Unclaimed cargo - a consequence of coronavirus? Part 2

In our previous article we looked at the challenges encountered by cargo owners, shippers and insurers as a result of goods being held at ports, at warehouses and forwarders’ premises due to the COVID-19 crisis.

The COVID-19 situation has already left many containers locked up in ports and at warehouses and these goods can attract considerable charges and liabilities. This includes container demurrage charges which can quickly spiral into the tens of thousands of dollars. Quay rent and general handling charges also add up pretty quickly. Indeed, these charges can quickly exceed the value of the goods. By that stage, the consignee will have little or no interest in collecting the goods and incurring those charges. Questions then arise as to who should bear such charges and liabilities.

These mounting costs will give rise to problems for both cargo owners and the forwarding agents appointed to transport the goods.

Increased charges

When cargo is detained at a port or in a warehouse, a number of charges can accrue. In addition to container demurrage, quay rent and storage charges, if no one claims the cargo they might also include disposal and clean-up costs.

This issue affects both cargo owners and freight forwarders alike. Whilst the cargo owner may have a contractual obligation to pay for the charges, freight forwarders will often have a corresponding obligation to the ocean lines, port operators and other service providers. If the forwarder’s customer is in financial difficulty, any right to indemnity from the customer can be of limited practical comfort to the forwarder.

Furthermore, the forwarder’s right to exercise a lien can be of very limited assistance. On the one hand, the value of the cargo is often much less than the charges outstanding. Indeed, on many occasions this is why the cargo remains unclaimed. Moreover, by exercising a lien, the forwarder can adopt a primary responsibility for the cargo whilst it is being held subject to the lien. The forwarder may also, by exercising possessory rights over the cargo, be accepting responsibility for any further charges which are incurred in holding onto the goods pursuant to the lien.

Cargo owners may challenge the forwarder’s right to pass on such charges. If the cargo owner considers that the charges have become excessive because the forwarder either didn’t seek instructions for disposal of the goods in time or failed to provide proper instructions for the storage or disposal of the goods, the forwarder may find itself struggling to pass on charges down the chain. As the immediate point of contact for the carriers and any other service providers, the forwarder may well find itself in the direct line of fire.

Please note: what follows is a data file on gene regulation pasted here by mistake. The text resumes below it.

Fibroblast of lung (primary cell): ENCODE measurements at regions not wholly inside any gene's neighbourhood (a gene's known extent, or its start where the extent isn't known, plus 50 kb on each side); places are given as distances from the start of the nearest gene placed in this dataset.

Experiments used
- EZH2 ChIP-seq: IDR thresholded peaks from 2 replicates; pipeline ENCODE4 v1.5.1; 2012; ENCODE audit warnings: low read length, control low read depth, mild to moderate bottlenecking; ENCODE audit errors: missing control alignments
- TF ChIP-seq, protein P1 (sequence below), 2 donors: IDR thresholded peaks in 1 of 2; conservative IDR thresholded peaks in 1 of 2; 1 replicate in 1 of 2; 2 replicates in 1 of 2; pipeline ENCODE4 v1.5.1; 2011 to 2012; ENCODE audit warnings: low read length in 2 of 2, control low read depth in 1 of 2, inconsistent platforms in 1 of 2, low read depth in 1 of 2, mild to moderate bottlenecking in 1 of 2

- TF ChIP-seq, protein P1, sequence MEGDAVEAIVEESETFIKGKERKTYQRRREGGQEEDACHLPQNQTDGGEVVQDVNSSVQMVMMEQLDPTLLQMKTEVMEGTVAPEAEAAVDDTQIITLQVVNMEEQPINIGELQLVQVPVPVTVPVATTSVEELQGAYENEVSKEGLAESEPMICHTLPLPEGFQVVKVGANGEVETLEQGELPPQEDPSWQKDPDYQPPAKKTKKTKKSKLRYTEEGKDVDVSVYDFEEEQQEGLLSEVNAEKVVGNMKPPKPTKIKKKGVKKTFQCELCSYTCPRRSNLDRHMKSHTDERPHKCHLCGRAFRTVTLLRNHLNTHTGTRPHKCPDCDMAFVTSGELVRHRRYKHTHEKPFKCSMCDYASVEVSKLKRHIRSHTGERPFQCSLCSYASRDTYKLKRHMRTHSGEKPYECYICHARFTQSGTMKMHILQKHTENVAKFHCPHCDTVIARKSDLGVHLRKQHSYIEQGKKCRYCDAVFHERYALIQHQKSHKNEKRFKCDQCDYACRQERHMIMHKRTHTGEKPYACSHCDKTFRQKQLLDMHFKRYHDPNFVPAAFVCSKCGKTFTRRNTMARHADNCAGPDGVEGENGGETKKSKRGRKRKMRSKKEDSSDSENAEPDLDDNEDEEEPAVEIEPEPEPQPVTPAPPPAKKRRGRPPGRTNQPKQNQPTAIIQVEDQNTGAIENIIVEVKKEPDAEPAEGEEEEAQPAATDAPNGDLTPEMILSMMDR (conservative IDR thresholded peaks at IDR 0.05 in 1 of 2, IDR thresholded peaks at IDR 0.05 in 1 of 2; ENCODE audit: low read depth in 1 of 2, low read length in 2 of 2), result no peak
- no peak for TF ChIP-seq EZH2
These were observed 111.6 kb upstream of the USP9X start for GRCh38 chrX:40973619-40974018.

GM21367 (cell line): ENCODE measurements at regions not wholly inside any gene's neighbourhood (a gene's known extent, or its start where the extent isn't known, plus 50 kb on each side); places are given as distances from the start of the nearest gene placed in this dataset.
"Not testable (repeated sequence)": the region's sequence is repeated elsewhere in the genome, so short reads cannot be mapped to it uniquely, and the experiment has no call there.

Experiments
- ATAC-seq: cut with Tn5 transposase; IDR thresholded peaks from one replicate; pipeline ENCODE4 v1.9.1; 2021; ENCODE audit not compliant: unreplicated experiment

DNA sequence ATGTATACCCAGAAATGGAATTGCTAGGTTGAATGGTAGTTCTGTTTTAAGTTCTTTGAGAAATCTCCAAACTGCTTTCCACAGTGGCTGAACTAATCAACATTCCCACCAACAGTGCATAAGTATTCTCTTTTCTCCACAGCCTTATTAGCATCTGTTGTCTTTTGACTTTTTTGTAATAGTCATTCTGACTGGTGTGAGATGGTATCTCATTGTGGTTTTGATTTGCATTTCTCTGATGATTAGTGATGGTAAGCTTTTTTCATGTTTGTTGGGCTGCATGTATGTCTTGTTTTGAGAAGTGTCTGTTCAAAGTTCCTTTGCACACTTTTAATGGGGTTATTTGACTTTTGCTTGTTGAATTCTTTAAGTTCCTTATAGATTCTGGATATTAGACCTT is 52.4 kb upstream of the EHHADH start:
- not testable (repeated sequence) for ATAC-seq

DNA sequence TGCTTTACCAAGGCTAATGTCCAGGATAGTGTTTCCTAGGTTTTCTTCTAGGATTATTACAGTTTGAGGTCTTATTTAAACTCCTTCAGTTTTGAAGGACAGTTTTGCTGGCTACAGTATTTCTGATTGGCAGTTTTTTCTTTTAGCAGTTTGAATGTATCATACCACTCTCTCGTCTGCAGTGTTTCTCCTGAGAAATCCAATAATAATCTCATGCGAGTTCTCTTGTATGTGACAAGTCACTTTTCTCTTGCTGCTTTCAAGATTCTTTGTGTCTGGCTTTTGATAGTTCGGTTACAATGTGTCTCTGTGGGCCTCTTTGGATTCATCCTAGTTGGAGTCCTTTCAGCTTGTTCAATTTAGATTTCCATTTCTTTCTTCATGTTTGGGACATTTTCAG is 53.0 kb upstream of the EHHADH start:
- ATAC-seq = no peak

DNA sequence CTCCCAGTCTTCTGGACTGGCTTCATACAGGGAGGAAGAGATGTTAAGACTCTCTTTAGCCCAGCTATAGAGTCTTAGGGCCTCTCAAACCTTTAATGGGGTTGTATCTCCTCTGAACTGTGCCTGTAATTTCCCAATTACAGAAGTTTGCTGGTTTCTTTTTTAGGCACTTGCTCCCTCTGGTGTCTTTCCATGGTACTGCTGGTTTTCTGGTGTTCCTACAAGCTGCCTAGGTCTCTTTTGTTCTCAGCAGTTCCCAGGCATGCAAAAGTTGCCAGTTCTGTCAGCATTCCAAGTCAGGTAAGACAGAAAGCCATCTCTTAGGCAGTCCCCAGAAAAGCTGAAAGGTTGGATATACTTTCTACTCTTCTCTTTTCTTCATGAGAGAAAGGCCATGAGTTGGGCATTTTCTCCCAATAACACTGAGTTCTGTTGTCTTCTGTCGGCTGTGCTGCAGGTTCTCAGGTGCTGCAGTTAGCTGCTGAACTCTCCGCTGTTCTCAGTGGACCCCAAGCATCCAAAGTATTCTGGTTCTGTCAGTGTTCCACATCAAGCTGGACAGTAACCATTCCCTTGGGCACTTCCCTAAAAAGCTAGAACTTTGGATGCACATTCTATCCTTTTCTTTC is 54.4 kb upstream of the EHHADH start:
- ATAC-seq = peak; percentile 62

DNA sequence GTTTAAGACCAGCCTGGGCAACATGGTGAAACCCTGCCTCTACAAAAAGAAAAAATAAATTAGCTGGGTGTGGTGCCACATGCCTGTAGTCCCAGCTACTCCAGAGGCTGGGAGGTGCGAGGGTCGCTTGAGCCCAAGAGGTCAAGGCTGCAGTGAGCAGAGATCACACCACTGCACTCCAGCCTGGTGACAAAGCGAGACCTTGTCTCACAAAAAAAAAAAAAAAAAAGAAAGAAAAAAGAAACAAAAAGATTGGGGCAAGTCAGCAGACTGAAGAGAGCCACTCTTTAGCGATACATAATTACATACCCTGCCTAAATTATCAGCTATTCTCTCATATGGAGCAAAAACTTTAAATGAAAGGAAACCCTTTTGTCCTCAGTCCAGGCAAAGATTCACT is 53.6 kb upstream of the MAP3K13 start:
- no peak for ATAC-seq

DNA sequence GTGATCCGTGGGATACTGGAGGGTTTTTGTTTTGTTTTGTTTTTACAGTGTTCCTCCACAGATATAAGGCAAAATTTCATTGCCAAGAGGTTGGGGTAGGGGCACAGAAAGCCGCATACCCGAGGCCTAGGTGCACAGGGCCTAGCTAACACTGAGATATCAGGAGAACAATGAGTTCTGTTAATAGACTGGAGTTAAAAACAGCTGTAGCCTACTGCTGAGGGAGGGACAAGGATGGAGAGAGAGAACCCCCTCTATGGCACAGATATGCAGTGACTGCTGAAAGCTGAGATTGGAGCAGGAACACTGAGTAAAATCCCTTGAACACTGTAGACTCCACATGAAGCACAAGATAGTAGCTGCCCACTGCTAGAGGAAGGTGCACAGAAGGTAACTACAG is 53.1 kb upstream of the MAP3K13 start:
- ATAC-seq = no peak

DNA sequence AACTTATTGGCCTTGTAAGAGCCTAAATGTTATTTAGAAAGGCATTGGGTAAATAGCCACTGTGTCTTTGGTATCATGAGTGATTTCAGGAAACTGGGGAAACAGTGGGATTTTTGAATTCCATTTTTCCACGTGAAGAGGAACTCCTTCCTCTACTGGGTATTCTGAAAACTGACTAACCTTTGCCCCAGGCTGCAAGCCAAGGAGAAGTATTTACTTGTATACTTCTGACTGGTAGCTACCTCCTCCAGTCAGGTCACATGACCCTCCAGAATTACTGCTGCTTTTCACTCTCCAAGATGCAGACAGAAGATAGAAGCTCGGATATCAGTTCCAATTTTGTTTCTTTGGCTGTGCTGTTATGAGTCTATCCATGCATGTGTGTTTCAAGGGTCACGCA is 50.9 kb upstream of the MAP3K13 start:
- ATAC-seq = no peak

The English courts’ approach

Such charges are often open to challenge. Where goods are held due to government lockdown, the parties should consider the contract terms carefully. Force majeure clauses may have been designed to relieve carriers of liability but can often benefit cargo owners in such circumstances.

English Courts have made it clear that where the commercial purpose of the contract is at an end, carriers cannot use container demurrage charges as a licence to indefinitely print money (MSC v Cottonex Anstalt [2015]). However, if these charges are to be challenged or, better still, avoided as far as possible, it is best to identify the risks early on and manage the storage, disposal or further handling of the goods. All too often, cargo owners and forwarders avoid addressing the issue assuming that this is all the problem of the receiver - until the carriers start looking for alternative targets. By that stage, the charges have accrued to significant levels and, moreover, the carriers often have a legitimate argument that no-one would provide them with instructions.

Forwarders cannot necessarily assume that such increased costs will be covered by their liability policies. Such commercial operational costs are not necessarily the sort of liability picked up by a freight liability policy. insurers will argue that they do not cover increased costs of operating - such costs are part of the commercial risk taken by the forwarder.

Managing the problem

As recognised in the first instalment, it is not possible to completely avoid the risks of cargo becoming clogged up in the supply chain. However, it is possible to monitor the position and manage such risks. For example, storing goods on a quayside in a container is a pretty expensive way to deal with a hold-up in the supply chain!

Forwarders need to be proactive in their management of cargo throughout the logistics chain. It is not enough to load the cargo on a vessel and assume that it will all go smoothly from there. If the consignee doesn’t collect the cargo and it remains within the supply chain, this may still be within the forwarders’ contractual responsibility. Even if the forwarder does have a potential right of recourse under its lien or against the original shipper of the goods, such rights can be difficult and expensive to enforce. Moreover, they are sometimes of limited practical benefit.

Forwarders will often have an obligation to inform their customer of problems encountered in the supply chain and if they do not do so, they may be faced with many of the charges incurred. This obligation is best discharged before the costs are incurred and before they exceed the value of the cargo concerned. Furthermore, as the party with the logistics expertise, forwarders may also have an obligation to manage and mitigate the losses arising from such situations. Forwarders may well find that they are the target for any outstanding charges and they may have difficulty passing these on.

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